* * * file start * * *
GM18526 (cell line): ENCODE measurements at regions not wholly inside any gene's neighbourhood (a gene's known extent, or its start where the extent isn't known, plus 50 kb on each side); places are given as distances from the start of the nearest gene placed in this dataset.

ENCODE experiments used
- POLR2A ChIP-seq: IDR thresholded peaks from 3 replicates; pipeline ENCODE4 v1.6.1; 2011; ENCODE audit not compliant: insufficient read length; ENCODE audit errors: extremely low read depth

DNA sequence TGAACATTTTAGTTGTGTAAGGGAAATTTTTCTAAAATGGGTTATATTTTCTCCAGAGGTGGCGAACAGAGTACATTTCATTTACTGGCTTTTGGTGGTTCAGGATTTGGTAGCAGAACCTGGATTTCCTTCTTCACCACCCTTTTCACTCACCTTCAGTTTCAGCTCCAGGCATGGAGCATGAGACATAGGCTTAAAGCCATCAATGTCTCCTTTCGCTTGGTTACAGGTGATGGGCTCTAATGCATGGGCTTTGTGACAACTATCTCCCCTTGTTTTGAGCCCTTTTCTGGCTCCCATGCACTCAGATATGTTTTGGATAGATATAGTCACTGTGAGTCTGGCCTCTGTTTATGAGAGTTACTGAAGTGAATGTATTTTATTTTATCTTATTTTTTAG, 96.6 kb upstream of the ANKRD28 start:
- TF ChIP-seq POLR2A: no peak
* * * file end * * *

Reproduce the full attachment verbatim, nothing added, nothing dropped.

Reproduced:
GM18526 (cell line): ENCODE measurements at regions not wholly inside any gene's neighbourhood (a gene's known extent, or its start where the extent isn't known, plus 50 kb on each side); places are given as distances from the start of the nearest gene placed in this dataset.

ENCODE experiments used
- POLR2A ChIP-seq: IDR thresholded peaks from 3 replicates; pipeline ENCODE4 v1.6.1; 2011; ENCODE audit not compliant: insufficient read length; ENCODE audit errors: extremely low read depth

DNA sequence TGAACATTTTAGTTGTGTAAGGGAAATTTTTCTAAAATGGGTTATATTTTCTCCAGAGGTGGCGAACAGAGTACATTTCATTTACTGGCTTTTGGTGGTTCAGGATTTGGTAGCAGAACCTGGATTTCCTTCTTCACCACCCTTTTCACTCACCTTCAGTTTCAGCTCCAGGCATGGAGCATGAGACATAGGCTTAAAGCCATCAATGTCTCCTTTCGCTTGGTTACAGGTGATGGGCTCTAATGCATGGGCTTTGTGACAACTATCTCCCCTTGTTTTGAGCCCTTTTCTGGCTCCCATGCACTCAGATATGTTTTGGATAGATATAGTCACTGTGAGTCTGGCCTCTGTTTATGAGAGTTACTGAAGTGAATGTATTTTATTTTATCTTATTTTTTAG, 96.6 kb upstream of the ANKRD28 start:
- TF ChIP-seq POLR2A: no peak